Youth — please don’t leave Pakistan ! | By Kashif Shamim Siddiqui


Youth — please don’t leave Pakistan !

IT is a well-known fact that the youth of any country is a great asset. They are indeed the future of the country and represent it at every level.

The role of youths in nation-building is more important, the intelligence and work of the youth takes the country on the pathway to success. They are the building blocks of a country. Pakistan has a vast potential of youth power.

The students, employees, farmers, workers and persons from various professions, including the educated unemployed are the elements which really matter in all fields of our national life. Unfortunately Pakistani youth are facing so many daunting challenges.

The young generation of the country seems disheartened, frustrated and confused. Their reasons include unemployment, insecurity, economic problems and lack of social support and career opportunities.

As far as unemployment is concerned, this is one of the biggest problems facing the youth of today. Young people do not see any opportunities for them in the country.

The number of unemployed people in the country had been estimated to reach 6.65 million during the fiscal year 2020-21, compared to 5.80m of the outgoing financial year. Pakistan’s economy has badly suffered with the outbreak of Covid-19 pandemic.

This adverse economic impact of the pandemic has translated through various channels, including decline of domestic demand, decrease in business activities, decline in import and export and reduction in production due to supply chain disruption.

One of the very obvious effects is a decrease in employment, particularly among people belonging to the vulnerable employment group. The avenues of manpower have suffered.

The pandemic has rapidly extended from the health crisis to economic and labour market crises. It is dangerous to let our young men and women remain idle as it would enhance their frustration. This may lead to chaos and disturbance.

According to a survey by Gallup Pakistan, two-thirds of the population of Pakistan wishes to leave the country.

According to the report published by the Bureau of Emigration and Overseas Employment, Pakistan has experienced an unprecedented brain drain of educated individuals in recent years.

More than 10 million Pakistani youngsters have left the country in recent years to pursue better professional and financial opportunities in a foreign land, over 800,000 of those immigrated in the last two years.

The report states that around 300,000 Pakistanis travelled abroad in the year 2018. In 2019 alone, more than 500,000 Pakistanis, most of them fresh university graduates, left the country to find better jobs.

More than 340,000 labourers also left the country to seek jobs elsewhere. Youths are uncertain about their future in the country due to the political instability and are, therefore, not inclined to get involved in civic engagement.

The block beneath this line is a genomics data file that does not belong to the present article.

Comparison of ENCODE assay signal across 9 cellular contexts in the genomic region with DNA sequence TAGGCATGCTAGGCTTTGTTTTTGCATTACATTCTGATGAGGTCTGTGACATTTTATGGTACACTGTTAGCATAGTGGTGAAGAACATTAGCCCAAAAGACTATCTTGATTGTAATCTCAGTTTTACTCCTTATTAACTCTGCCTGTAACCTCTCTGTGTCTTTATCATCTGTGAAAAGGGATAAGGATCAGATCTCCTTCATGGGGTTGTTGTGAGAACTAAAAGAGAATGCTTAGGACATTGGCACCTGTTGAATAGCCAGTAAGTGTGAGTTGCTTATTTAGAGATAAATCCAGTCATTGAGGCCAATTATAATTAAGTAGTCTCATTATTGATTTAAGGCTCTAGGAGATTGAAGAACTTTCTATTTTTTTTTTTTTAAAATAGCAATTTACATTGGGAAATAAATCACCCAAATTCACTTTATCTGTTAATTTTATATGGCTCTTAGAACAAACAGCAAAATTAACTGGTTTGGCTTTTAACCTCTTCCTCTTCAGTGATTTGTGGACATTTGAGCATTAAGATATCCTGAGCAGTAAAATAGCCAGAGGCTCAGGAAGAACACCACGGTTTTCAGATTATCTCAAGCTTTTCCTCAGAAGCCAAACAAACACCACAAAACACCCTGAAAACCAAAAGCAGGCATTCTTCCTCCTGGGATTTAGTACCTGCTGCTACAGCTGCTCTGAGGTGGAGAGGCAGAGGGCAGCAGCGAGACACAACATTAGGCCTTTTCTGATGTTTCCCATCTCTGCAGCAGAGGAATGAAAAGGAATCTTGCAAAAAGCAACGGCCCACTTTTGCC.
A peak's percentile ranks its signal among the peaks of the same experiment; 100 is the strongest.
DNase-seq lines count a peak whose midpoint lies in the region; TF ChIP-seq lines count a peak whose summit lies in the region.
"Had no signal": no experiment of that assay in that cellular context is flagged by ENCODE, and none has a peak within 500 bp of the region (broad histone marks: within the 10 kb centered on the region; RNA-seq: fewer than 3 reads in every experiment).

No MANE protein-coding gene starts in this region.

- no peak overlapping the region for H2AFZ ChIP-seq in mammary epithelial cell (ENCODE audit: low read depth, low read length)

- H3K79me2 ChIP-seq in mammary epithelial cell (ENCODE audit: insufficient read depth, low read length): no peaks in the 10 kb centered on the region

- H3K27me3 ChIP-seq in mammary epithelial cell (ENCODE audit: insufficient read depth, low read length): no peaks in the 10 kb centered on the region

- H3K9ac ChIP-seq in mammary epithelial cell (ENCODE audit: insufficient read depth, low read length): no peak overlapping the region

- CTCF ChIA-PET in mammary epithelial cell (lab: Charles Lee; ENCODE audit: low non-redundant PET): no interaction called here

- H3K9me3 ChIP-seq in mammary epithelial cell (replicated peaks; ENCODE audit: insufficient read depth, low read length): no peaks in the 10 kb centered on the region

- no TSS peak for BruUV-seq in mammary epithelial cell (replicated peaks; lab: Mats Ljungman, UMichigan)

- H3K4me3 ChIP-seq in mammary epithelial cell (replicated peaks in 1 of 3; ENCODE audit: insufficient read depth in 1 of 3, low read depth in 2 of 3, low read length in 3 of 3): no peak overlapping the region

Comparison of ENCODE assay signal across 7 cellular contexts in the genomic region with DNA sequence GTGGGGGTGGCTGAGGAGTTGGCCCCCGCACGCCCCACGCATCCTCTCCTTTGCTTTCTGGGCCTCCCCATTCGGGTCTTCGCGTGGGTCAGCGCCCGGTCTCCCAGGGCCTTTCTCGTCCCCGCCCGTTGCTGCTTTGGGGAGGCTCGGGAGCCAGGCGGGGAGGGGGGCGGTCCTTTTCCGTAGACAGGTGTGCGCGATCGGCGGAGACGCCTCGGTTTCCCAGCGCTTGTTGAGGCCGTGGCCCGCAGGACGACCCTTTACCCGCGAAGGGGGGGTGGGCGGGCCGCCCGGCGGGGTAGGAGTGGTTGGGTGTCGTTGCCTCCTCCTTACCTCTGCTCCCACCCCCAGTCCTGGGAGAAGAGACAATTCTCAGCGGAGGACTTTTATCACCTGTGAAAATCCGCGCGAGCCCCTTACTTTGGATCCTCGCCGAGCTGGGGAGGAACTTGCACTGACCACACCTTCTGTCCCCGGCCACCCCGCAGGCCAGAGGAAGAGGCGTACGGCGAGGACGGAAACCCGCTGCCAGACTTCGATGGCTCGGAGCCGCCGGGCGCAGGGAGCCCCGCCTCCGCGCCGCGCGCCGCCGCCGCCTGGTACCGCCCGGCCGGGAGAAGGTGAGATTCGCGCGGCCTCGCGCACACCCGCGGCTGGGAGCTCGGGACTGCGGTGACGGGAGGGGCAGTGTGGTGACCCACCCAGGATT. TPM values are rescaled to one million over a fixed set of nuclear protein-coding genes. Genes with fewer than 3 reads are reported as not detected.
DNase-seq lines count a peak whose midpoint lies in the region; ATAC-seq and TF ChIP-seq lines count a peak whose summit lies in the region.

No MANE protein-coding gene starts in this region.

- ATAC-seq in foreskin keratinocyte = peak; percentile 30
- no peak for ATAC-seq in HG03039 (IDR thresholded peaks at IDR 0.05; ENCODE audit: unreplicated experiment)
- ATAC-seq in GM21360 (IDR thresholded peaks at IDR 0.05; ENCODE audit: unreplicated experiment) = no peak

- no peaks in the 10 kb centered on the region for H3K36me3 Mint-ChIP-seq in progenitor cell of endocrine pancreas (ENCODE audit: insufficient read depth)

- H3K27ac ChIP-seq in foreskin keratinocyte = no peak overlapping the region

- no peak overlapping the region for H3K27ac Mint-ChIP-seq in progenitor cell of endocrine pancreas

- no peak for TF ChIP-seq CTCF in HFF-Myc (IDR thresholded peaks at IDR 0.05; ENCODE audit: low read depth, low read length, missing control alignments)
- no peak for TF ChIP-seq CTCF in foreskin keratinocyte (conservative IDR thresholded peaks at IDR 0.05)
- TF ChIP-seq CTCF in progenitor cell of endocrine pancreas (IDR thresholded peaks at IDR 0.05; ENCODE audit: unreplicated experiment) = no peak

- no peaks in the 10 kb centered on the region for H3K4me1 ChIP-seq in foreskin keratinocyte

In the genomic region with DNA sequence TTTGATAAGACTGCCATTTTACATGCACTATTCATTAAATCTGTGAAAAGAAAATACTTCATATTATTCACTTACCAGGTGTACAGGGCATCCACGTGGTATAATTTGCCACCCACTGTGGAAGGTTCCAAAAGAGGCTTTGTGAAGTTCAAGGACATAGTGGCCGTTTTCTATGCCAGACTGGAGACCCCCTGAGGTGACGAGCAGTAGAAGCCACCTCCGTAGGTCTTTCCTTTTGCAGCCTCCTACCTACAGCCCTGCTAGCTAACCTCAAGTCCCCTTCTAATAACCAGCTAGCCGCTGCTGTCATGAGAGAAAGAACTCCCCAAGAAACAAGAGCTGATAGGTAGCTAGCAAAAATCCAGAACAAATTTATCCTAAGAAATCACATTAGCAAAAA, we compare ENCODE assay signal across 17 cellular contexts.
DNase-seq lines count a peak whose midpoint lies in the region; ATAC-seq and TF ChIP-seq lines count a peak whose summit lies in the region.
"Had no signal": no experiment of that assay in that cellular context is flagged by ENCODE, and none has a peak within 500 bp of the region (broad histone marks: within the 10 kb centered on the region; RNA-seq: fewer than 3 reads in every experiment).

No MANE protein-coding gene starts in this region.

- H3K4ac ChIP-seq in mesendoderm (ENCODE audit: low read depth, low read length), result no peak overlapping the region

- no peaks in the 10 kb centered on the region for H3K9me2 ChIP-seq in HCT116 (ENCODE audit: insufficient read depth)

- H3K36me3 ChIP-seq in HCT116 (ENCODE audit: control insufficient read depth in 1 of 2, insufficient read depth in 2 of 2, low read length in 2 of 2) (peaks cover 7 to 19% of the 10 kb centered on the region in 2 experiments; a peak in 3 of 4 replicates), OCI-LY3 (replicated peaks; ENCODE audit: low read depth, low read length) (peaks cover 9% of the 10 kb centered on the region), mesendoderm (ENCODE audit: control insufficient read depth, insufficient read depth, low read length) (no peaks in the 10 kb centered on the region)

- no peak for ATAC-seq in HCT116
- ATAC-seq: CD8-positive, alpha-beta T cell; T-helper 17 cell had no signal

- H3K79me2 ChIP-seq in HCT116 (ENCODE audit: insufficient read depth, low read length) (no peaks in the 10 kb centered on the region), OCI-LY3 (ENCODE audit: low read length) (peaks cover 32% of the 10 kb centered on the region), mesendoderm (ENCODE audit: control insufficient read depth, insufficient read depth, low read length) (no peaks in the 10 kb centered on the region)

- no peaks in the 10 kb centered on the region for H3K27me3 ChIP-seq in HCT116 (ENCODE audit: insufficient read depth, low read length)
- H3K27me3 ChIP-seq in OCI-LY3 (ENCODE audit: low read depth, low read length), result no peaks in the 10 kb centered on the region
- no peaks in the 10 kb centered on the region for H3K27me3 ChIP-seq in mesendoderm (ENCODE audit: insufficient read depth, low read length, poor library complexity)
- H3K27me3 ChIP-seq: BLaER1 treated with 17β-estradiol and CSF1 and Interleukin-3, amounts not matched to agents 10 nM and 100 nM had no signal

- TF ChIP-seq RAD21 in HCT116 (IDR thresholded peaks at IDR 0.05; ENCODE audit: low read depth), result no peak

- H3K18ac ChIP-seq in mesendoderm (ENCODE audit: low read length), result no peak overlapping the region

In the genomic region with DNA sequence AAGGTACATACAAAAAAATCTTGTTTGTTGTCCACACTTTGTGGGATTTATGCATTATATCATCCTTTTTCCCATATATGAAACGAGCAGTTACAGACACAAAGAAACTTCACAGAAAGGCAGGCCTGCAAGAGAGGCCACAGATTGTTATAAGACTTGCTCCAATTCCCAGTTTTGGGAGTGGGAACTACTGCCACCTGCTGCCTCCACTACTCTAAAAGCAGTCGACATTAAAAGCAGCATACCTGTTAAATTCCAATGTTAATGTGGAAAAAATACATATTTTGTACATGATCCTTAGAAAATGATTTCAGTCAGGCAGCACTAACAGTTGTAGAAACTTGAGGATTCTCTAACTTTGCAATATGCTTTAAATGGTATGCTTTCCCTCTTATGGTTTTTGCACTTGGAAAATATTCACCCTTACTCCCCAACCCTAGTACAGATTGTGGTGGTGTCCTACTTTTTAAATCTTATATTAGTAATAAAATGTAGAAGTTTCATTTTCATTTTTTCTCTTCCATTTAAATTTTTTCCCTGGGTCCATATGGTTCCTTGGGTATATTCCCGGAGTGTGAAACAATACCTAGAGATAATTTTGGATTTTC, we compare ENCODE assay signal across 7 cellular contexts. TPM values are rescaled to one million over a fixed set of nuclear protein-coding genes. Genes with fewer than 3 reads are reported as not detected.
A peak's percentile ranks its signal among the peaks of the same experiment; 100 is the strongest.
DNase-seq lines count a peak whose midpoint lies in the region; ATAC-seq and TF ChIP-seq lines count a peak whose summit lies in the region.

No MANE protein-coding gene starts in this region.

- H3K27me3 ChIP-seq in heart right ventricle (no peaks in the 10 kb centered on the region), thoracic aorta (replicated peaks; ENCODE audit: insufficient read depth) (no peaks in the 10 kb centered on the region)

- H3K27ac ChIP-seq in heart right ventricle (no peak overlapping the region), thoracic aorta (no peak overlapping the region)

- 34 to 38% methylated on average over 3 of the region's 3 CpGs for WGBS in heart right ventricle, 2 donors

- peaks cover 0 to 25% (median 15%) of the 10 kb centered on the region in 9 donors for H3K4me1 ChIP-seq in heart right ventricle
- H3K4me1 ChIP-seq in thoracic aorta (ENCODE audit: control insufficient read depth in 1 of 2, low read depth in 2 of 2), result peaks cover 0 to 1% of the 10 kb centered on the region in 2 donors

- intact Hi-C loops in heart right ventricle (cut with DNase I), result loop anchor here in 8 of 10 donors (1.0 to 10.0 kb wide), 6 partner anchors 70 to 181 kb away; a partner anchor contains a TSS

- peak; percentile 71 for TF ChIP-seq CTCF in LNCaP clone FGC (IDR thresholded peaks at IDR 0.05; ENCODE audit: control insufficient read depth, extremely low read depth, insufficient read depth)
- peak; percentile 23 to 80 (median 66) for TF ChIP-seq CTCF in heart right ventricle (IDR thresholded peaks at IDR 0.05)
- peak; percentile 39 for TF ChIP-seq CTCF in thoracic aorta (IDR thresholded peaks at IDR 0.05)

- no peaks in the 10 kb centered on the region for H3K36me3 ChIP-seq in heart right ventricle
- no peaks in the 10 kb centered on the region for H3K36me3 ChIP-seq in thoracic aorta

Lack of transparency in recruitment to government jobs is also a demotivating factor for the young educated lot. Discouraging merit in recruitment process also discourages talent.

Another main and foremost problem is related to the prevalent education system in the country. Currently, there are multiple systems running side-by-side.

There are government-run institutes, private institutes catering to different socio-economic strata and religious seminaries or Madaris.

Because of endemic poverty, the basic right of experiencing a healthy and educated childhood is missing in them. The literacy rate of male youth is as low as 53% and for female, it’s even worse at the percentage of 42.

Despite various efforts, the authorities have failed to provide education to this large number of population. That is why the youth is unable to pay a pivotal role in the society. They are not well informed about the ups and downs of society, the norms and values.

The young generation in Pakistan has developed a sense of hopelessness and they are trapped in uneducated way of living rather than going to school. Many of them are going through the identity crisis. Education is the key which opens the door to success and develops a sense of cultural, religious and moral values. For third world countries like us, edition is the most powerful tool to eradicate poverty. But unfortunately, quality and skill based education is still a dream for our youth.

If problems of young generation aren’t properly addressed, the youths can be more forced to leave the country – may be forever.

How Pakistani youth can think to live in their own country and play their effective role for its prosperity? Answer of this question will be “yes – ways are available”.

The first and foremost the government should devise a comprehensive youth-centric policy on how to produce educated and skilled youth; how to raise their capacity; how to make best use of the available talent and how to make them part of the job market.

The government should set aside proper budget for the development of Pakistani youths. Such steps will surely raise moral and confidence of our young generation.

—The writer is a poet and works for the humanitarian causes in Pakistan.

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